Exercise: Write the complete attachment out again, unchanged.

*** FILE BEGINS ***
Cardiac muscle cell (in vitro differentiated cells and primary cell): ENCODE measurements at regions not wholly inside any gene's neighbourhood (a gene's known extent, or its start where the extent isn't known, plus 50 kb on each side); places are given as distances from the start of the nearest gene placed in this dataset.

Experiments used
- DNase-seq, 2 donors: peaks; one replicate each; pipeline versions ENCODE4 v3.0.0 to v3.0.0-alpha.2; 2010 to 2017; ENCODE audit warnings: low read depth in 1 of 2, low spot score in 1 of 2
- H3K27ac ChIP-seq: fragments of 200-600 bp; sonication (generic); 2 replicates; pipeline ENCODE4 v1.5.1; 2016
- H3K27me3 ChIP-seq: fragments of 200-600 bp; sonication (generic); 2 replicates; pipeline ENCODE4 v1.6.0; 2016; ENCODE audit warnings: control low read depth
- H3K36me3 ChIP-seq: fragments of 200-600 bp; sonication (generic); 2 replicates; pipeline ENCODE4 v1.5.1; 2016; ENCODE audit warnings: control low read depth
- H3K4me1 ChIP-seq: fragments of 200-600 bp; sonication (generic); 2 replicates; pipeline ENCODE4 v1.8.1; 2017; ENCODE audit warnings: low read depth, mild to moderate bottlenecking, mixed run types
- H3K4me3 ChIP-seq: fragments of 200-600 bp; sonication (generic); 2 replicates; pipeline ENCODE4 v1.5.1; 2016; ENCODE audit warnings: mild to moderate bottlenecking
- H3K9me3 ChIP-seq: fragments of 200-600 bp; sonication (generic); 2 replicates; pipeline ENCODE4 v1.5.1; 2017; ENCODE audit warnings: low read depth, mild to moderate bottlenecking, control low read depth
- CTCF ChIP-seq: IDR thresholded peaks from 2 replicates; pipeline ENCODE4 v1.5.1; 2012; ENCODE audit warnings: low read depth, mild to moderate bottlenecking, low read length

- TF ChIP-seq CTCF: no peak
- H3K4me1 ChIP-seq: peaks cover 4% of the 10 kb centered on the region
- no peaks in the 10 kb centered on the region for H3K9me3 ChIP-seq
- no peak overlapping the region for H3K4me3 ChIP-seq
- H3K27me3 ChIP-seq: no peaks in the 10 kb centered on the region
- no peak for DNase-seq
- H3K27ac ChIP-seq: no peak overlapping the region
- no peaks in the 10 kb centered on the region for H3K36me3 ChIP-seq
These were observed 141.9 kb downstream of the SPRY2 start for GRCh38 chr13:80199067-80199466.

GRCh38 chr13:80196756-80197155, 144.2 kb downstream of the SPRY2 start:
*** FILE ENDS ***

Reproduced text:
Cardiac muscle cell (in vitro differentiated cells and primary cell): ENCODE measurements at regions not wholly inside any gene's neighbourhood (a gene's known extent, or its start where the extent isn't known, plus 50 kb on each side); places are given as distances from the start of the nearest gene placed in this dataset.

Experiments used
- DNase-seq, 2 donors: peaks; one replicate each; pipeline versions ENCODE4 v3.0.0 to v3.0.0-alpha.2; 2010 to 2017; ENCODE audit warnings: low read depth in 1 of 2, low spot score in 1 of 2
- H3K27ac ChIP-seq: fragments of 200-600 bp; sonication (generic); 2 replicates; pipeline ENCODE4 v1.5.1; 2016
- H3K27me3 ChIP-seq: fragments of 200-600 bp; sonication (generic); 2 replicates; pipeline ENCODE4 v1.6.0; 2016; ENCODE audit warnings: control low read depth
- H3K36me3 ChIP-seq: fragments of 200-600 bp; sonication (generic); 2 replicates; pipeline ENCODE4 v1.5.1; 2016; ENCODE audit warnings: control low read depth
- H3K4me1 ChIP-seq: fragments of 200-600 bp; sonication (generic); 2 replicates; pipeline ENCODE4 v1.8.1; 2017; ENCODE audit warnings: low read depth, mild to moderate bottlenecking, mixed run types
- H3K4me3 ChIP-seq: fragments of 200-600 bp; sonication (generic); 2 replicates; pipeline ENCODE4 v1.5.1; 2016; ENCODE audit warnings: mild to moderate bottlenecking
- H3K9me3 ChIP-seq: fragments of 200-600 bp; sonication (generic); 2 replicates; pipeline ENCODE4 v1.5.1; 2017; ENCODE audit warnings: low read depth, mild to moderate bottlenecking, control low read depth
- CTCF ChIP-seq: IDR thresholded peaks from 2 replicates; pipeline ENCODE4 v1.5.1; 2012; ENCODE audit warnings: low read depth, mild to moderate bottlenecking, low read length

- TF ChIP-seq CTCF: no peak
- H3K4me1 ChIP-seq: peaks cover 4% of the 10 kb centered on the region
- no peaks in the 10 kb centered on the region for H3K9me3 ChIP-seq
- no peak overlapping the region for H3K4me3 ChIP-seq
- H3K27me3 ChIP-seq: no peaks in the 10 kb centered on the region
- no peak for DNase-seq
- H3K27ac ChIP-seq: no peak overlapping the region
- no peaks in the 10 kb centered on the region for H3K36me3 ChIP-seq
These were observed 141.9 kb downstream of the SPRY2 start for GRCh38 chr13:80199067-80199466.

GRCh38 chr13:80196756-80197155, 144.2 kb downstream of the SPRY2 start: